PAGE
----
Certain residential properties have more than one owner--not just a husband and wife, but other interested parties such as a parent, son or daughter or elderly relative. Young home buyers will sometimes seek the assistance of a parent to buy a home, while older homeowners may include one or more adult children on the deed.
If you are part owner of residential property, you can acquire the rights of another owner, to increase our stake or take over full ownership. As with any new or modified legal agreement you will want to get it in writing to protect the rights of each of the vested parties.
Define your interest. Legally, if you have part ownership in a residential property and the other owner is not your spouse, then you have what is known as tenancy in common, or TIC. According to Cornell University Law School, shares can be of unequal size and transferred through a will or while both parties are alive.
Review your agreement. Even though a TIC generally means certain things, your own agreement may vary somewhat. Review your TIC to see how it was set up. Most TIC legal agreements have a provision where the home can be sold to one or more other vested parties instead of to a stranger. What this means is that you have the right of first refusal if the other party wants to sell. Only if one of the parties is not interested in buying the available share in the property can that property be offered to a third party. Confirm that you have the right to buy out the property per the TIC.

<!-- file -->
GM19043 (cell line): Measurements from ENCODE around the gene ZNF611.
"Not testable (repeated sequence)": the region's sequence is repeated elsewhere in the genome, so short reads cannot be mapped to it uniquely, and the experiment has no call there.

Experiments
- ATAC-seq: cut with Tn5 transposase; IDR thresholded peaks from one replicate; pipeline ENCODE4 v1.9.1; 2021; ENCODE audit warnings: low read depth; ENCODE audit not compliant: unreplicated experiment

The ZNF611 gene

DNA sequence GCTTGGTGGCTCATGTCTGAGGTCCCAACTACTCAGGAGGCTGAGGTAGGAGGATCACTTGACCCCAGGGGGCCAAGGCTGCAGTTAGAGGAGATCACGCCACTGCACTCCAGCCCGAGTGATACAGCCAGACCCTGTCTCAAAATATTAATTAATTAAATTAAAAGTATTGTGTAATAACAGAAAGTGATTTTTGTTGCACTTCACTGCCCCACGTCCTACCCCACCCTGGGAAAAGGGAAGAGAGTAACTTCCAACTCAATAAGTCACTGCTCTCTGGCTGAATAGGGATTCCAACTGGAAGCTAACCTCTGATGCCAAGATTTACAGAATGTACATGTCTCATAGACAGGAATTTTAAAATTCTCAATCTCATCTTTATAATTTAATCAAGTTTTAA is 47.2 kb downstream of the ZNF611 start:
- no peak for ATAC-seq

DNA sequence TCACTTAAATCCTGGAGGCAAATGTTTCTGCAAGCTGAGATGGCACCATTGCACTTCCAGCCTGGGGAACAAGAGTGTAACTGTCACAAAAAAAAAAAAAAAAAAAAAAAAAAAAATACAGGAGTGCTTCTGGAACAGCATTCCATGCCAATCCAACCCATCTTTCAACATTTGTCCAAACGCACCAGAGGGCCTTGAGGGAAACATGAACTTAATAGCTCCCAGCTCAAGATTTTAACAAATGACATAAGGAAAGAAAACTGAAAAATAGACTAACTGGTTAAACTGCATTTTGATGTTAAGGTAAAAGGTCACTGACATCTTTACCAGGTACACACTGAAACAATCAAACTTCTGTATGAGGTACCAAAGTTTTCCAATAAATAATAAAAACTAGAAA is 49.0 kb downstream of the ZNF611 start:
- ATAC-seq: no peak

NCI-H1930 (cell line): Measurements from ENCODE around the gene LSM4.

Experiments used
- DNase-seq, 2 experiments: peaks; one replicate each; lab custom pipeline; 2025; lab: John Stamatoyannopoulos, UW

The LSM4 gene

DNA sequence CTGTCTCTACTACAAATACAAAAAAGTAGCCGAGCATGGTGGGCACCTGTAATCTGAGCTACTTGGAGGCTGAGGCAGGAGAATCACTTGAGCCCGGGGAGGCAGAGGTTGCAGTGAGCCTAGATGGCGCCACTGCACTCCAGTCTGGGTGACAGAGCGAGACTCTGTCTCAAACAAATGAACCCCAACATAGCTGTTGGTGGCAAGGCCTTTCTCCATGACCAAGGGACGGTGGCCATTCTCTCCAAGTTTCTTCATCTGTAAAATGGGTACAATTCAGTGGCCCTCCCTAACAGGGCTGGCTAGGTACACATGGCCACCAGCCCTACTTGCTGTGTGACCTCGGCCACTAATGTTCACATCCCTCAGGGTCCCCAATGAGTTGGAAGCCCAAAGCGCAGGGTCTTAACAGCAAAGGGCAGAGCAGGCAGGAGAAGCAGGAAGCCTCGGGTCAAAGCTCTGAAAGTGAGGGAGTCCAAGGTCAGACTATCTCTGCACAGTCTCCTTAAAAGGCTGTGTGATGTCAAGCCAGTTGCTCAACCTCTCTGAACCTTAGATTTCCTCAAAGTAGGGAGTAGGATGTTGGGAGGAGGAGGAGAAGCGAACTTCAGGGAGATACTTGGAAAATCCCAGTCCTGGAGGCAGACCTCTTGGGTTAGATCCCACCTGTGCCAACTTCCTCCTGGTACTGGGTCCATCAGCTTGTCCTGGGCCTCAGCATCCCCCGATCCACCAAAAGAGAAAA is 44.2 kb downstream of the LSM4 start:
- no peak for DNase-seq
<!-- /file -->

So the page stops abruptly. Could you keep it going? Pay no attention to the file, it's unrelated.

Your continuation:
Get an appraisal. If you and the other party come to an agreement where you will purchase the property, then pay for an appraisal to find out how much the property is worth. If you own equal shares in the property, half the amount of the appraisal is what you would offer to the other party. Consider local conditions too when setting a price. Some families prefer not to get an appraisal, choosing to settle for an agreed-upon price.
Seek legal counsel. Speak with a real estate attorney about the best way of handling your TIC. A new deed for the property will need to be issued, naming you as sole owner. An attorney can attest that the funds have transferred and work with you to close on the property.
Speak with a tax accountant before buying out residential property. There could be certain tax advantages or deferments related to the sale.
Family agreements are often made without legal representation. Avoid misunderstandings by clearing everything with an attorney.
Charles Green is a freelance writer in North Carolina who has been writing since 1992 and freelancing since 2002. His work appears in "435 South Magazine," "Wisconsin Golfer" and for various websites. Green earned a Bacheler of Science in business administration from Ramapo College of New Jersey.